Park City sets Treasure forum, signaling new phase of debate |

Park City sets Treasure forum, signaling new phase of debate

City Hall on Tuesday is scheduled to host an open house and panel discussion about the municipal government’s desire to acquire the Treasure acreage in a conservation deal, an event that could break what has been largely a lull in the community discussion about the proposed buyout.

The event is expected to feature a series of figures with a role of some sort over the decades of the discussions about Treasure. The Treasure side in the 1980s secured an overall approval for development on a high-profile hillside overlooking Old Town along the route of the Town Lift and nearby parcels.

The other parcels have been developed, but the Treasure partnership spent more than a decade in talks with Park City officials about a project proposal involving upward of 1 million square feet on the hillside. Treasure made only moderate progress as the Park City Planning Commission and project critics worried about issues like the traffic a project would attract to streets like Lowell Avenue and Empire Avenue, the size of the buildings and other concerns.

The sides continued to be locked in discussions when Park City leaders in January reached a $64 million agreement to acquire the Treasure land in a conservation deal. The acquisition, though, depends on Park City voters in November approving a ballot measure to fund most of the cost. The ballot measure is expected to priced at between $50 million and $55 million, depending on the City Hall budget talks currently underway.

The open house and panel discussion on Tuesday will be the first event of its kind centered on the Treasure agreement, and it will likely serve as the start of another phase of the discussions as Parkites start to learn details. The Tuesday event is expected to be followed two days later with another Park City Council discussion about the funding.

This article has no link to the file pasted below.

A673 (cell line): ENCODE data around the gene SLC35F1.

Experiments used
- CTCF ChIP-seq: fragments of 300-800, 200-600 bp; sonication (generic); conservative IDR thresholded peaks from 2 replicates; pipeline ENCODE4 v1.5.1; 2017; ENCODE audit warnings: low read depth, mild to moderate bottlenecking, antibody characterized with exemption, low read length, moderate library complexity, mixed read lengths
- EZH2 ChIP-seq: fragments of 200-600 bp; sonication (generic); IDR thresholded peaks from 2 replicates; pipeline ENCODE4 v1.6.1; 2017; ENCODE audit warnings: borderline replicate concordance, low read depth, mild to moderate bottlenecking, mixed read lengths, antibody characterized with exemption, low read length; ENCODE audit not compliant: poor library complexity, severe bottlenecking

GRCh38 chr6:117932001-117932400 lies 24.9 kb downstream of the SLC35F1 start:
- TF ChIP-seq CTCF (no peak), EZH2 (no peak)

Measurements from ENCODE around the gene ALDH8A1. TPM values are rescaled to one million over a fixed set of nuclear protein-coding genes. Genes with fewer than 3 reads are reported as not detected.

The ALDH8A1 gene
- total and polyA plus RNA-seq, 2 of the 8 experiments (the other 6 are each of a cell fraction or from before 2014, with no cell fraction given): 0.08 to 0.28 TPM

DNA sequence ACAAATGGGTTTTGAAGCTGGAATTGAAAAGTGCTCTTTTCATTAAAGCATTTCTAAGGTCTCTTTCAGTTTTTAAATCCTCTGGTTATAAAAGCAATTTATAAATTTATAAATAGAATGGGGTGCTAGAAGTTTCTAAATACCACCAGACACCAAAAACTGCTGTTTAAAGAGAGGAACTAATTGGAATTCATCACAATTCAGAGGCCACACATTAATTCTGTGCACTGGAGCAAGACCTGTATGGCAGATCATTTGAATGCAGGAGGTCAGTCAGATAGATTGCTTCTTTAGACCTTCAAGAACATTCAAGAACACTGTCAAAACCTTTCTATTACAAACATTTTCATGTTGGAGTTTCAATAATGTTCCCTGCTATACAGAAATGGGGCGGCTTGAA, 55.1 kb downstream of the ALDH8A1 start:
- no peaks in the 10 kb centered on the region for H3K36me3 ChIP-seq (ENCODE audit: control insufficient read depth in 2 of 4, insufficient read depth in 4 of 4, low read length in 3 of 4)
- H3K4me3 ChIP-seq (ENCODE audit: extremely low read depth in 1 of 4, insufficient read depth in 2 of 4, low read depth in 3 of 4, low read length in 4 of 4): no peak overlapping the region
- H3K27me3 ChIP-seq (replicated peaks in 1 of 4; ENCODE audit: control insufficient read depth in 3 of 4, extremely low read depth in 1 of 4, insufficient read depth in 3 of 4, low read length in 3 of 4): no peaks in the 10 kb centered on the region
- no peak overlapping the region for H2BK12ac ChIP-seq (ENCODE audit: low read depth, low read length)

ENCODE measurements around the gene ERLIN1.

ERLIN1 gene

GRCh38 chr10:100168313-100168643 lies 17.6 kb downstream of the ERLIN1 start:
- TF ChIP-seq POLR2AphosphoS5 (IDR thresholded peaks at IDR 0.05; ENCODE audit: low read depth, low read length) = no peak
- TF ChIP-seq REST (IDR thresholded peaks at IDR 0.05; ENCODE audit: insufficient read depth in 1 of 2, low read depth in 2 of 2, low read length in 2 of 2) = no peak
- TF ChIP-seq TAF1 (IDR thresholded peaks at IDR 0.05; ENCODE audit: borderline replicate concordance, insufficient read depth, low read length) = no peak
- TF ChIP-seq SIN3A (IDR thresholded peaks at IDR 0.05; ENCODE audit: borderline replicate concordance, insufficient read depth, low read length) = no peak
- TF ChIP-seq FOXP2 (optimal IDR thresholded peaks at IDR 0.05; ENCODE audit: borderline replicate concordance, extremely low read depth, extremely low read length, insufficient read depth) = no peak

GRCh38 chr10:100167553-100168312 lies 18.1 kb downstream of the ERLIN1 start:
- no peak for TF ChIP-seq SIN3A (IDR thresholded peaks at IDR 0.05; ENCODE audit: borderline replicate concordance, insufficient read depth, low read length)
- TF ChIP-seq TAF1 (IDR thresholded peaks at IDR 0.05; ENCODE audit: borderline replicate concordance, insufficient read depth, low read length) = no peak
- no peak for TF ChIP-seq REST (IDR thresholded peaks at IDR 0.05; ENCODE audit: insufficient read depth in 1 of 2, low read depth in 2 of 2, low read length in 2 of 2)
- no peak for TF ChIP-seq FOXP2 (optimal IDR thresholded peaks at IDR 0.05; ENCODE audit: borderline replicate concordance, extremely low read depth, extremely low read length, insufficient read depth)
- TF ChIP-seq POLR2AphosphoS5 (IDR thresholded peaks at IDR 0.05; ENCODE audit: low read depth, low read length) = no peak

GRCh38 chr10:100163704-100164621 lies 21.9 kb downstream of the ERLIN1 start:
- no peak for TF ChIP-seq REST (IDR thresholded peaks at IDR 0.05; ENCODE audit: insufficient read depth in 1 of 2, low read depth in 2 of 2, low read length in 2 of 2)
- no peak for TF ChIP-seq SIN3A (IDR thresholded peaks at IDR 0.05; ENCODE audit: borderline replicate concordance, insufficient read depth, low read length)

The scheduled panelists on Tuesday:

• Mayor Andy Beerman, who was a key figure as the agreement was negotiated

• Nate Rockwood, a City Hall budget staffer who holds an important role as the financing is considered

• Adam Strachan, a former member of the Park City Planning Commission who held an influential role in the panel’s Treasure discussions

• Rory Murphy, a developer and a former member of the Planning Commission who served during some of the Treasure discussions

• Ann MacQuoid, now a real estate broker who was a member of the City Council during the 1980s-era Treasure discussions

City Hall staffers organized the event and selected the panelists. The panel roster appears to be weighted heavily toward supporters of the acquisition of Treasure.

The event is scheduled to start at 5:30 p.m. in the community room on the third floor of the Park City Library. The panel will take audience questions.

There have been only sporadic public discussions about Treasure since a series of important gatherings in February, but the event on Tuesday and then the budget talks that will follow will return Treasure to prominence as the fall election season approaches. The ballot measure will almost certainly be one of the most closely watched items to be decided locally.

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